The McDermed Dispatch for May 18th

There are just two weeks left before the House is scheduled to adjourn. I’m continuing to work diligently to get as much done as I can for the 37th district in the remaining time. 
Chicago Downgraded
            In a reaction to the Illinois’ Supreme Court decision to strike down the 2013 pension reform law, Moody’s downgraded Chicago’s credit rating to a level considered to be “junk” status. Being downgraded makes it more difficult and expensive for the city to borrow money because it means that a rater has formally acknowledged the material risk that Chicago may on a future date fail to repay its bondholders in full and the city may default on its debts. Last Friday’s decision, while not surprising, still came as a huge blow and has added pressure to the working group currently discussing pension reform.
Tort Reform
            Many business groups say that Illinois is a ‘lawsuit friendly’ state, which impedes the growth of the economy here and affects the amount of jobs. In the second Committee of the Whole in as many weeks, the House listened to testimony from victims of medical malpractice and corporate negligence. The daylong hearing heard heart wrenching testimony designed to put a human face on lawsuits.
           Those testifying from other states said that caps on damages in their states didn’t allow them to receive what a judge and jury had awarded them. The Illinois Supreme Court has ruled in 2010 that limits on damages awarded to victims of medical negligence are unconstitutional. Instead, Governor Rauner has proposed addressing setting geographic limits on lawsuits to stop trial lawyers from shopping for venues, restricting medical expense calculations to include amounts paid rather than billed, and allowing defendants to spread their liability to other parties. Those issues did not get properly addressed during the hearing as representatives from the business community or other relevant communities were noticeably not invited to testify.
House Resolution 55
            Media investigations, sparked by the lucrative severance package given to former College of DuPage president Robert Breuder, uncovered numerous shoddy spending practices by the college trustees. Members of the House unanimously approved HR 55, a resolution which launches a comprehensive audit of the college by the State Auditor General, the cost of which will be taken on by the school. The public outcry has been swift and clear; three new trustees were brought on to the board in April’s elections.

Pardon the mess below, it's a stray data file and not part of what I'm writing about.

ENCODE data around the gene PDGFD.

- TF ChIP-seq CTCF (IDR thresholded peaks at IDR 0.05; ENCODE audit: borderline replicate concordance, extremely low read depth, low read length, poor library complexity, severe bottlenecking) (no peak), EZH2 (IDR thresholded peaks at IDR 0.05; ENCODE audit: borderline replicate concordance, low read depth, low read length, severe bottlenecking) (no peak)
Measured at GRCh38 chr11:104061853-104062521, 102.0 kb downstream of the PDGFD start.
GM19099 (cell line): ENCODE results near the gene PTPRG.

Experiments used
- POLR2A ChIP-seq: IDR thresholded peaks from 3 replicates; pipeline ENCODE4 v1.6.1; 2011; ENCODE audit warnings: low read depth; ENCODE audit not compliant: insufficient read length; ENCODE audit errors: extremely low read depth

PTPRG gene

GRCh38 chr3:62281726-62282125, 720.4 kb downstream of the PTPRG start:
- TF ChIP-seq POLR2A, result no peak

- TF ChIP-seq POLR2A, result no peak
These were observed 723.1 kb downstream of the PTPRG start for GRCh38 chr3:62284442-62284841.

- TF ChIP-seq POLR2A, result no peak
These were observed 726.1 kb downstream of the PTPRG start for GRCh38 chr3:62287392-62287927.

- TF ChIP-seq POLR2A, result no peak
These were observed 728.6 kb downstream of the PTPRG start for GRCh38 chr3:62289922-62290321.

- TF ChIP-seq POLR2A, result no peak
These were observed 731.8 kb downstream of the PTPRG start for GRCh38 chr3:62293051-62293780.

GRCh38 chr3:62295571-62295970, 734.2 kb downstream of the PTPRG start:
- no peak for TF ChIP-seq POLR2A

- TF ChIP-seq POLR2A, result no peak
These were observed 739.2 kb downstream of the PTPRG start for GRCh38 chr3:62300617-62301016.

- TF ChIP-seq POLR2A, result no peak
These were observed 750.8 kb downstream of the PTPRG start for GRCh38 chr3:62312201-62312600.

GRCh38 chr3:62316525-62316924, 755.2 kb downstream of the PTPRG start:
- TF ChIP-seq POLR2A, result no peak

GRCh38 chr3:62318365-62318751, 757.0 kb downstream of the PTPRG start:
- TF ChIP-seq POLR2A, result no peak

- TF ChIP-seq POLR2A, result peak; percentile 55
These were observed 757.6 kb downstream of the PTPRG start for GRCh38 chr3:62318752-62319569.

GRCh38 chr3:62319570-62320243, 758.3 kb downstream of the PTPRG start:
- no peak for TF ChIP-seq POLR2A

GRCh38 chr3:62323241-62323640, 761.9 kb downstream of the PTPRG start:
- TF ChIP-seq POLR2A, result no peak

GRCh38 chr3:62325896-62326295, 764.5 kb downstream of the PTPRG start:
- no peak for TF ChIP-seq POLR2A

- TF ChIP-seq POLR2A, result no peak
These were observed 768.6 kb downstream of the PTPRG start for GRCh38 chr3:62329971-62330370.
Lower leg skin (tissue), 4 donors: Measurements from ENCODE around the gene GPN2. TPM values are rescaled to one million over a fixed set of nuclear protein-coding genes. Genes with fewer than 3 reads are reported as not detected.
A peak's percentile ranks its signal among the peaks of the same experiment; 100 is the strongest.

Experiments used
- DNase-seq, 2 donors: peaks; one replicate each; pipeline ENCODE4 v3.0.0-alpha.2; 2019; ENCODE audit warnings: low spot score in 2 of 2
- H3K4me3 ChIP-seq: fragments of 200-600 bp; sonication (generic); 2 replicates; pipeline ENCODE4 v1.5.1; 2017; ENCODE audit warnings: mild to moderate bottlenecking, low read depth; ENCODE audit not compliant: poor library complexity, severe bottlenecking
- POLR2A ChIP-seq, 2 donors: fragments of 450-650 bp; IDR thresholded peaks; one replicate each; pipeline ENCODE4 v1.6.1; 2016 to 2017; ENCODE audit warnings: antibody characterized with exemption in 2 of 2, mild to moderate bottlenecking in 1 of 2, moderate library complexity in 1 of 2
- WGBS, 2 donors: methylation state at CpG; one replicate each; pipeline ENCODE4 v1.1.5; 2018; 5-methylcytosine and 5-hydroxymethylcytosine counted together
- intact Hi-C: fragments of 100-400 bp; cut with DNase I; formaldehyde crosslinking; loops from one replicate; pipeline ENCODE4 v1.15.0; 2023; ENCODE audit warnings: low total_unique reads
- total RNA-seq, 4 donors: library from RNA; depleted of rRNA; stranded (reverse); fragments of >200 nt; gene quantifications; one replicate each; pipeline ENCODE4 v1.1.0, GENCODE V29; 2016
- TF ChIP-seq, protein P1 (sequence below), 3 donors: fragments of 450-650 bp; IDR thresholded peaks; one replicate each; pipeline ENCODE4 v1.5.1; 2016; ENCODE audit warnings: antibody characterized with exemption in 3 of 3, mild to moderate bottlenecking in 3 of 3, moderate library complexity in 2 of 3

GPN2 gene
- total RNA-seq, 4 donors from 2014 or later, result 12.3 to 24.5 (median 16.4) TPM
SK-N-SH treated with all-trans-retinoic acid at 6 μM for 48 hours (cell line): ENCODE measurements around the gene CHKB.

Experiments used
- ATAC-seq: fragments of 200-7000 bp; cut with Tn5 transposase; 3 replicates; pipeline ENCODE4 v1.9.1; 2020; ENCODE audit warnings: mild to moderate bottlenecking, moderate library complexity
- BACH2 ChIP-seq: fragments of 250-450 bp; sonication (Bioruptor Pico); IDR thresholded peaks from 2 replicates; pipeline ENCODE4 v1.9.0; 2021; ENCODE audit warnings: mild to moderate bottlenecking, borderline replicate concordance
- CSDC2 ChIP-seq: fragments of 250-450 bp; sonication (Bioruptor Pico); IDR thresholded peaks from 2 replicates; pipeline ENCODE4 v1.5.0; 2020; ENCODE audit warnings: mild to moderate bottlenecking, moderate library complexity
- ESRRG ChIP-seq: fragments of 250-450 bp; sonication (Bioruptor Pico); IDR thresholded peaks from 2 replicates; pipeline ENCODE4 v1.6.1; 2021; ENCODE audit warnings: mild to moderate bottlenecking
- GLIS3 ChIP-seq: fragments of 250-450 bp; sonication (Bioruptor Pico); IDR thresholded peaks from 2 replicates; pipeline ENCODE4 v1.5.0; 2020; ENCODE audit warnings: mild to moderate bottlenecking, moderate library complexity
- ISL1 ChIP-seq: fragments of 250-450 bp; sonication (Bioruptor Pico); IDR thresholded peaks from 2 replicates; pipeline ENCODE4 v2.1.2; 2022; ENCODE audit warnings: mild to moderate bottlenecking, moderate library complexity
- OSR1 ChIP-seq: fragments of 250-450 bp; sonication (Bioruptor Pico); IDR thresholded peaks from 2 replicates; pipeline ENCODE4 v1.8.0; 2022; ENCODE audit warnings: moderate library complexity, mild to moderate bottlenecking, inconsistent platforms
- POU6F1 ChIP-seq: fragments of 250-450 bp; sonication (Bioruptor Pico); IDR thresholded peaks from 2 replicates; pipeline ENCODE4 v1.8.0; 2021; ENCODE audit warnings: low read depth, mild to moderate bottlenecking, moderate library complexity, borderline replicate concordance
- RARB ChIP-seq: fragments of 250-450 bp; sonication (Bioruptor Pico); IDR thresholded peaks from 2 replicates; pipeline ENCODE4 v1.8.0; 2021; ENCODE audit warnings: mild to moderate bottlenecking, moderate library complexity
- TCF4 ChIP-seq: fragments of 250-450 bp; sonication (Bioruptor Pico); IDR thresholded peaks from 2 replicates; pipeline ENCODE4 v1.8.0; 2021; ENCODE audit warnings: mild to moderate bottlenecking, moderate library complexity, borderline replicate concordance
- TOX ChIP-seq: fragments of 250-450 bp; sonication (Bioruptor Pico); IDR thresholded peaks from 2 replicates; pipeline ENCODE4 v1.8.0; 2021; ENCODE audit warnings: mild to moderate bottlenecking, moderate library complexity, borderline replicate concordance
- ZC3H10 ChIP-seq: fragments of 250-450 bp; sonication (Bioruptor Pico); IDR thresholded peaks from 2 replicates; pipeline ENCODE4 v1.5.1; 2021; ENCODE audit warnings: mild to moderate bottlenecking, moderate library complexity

Madigan’s Right to Work Fails
            On Thursday, Speaker Madigan put forth a vote which would allow local voters, through the petition process and referendums, to make union membership voluntary rather than mandatory in their communities. Allowing for local areas to determine for themselves whether they would like to create such employee empowerment zones, or right to work areas, has been promoted by the Governor, but the governor hasn’t filed a bill with the Legislature. Instead, in a political exercise from the Speaker designed to put legislators in the hot seat before details have even been discussed, the speaker used up valuable legislative time on a proposal intended to fail. Speaker Madigan’s measure received zero yes votes. In a rare move, the Speaker voted down his own amendment. Most Republicans voted present to protest the highly irregular process through which this legislation was introduced. The Speaker bypassed the committee process and the chance to discuss the bill in a bipartisan manner. It was unfortunately a measure to create conflict and steer the debate away from real reform which can create jobs. As Lincoln said, “a house divided against itself cannot stand” and Madigan seems intent on dividing the House.
Property Tax Bills
            In another ploy to derail the Governor’s plans for reform, two House Democrats, Representatives John Bradley and Jack Franks, filed property tax freeze amendments to one of Speaker Madigan’s shell bills. On Friday, we discussed one sponsored by Rep. Franks. The debate got heated because legislators were stuck between a rock and a hard place. Illinois has the second highest property taxes in America; no one was disputing that we need reform. However, what we were presented with was neither a well-developed nor well-crafted proposal that was rushed to the floor by Speaker Madigan. The sponsor had no estimates as to the effect this will have on our local governments and schools. Even though the amendment was adopted, the bill isn’t expected to become law.
           As we have been doing, Republicans in the House chose as a caucus to vote “present” as a message that we won’t participate in these types of political maneuvers by Speaker Madigan and the legislative majority. I am committed to property tax reform, but passing irresponsible and non-comprehensive reforms, which would tie the hands of local governments and offer no relief through other means, is the wrong approach.
Summer Reading Club
            Summer is fast approaching and kids will be on break soon. I’ve decided to start a reading club for local elementary school kids to help keep their minds engaged during the summer months.  This year’s theme is “Going Places with Reading” because when a child reads their imaginations are jump started and the possibilities are endless. Participants who read 8 books over the summer break are invited to an ice cream party in August where there will be drawings for prizes and they will receive an official certificate. Local libraries and schools have all been given a copy of the brochure with the appropriate form, so make sure your child gets theirs! Contact the office if you have any questions about the club or how to participate. The deadline is August 7th, so start reading!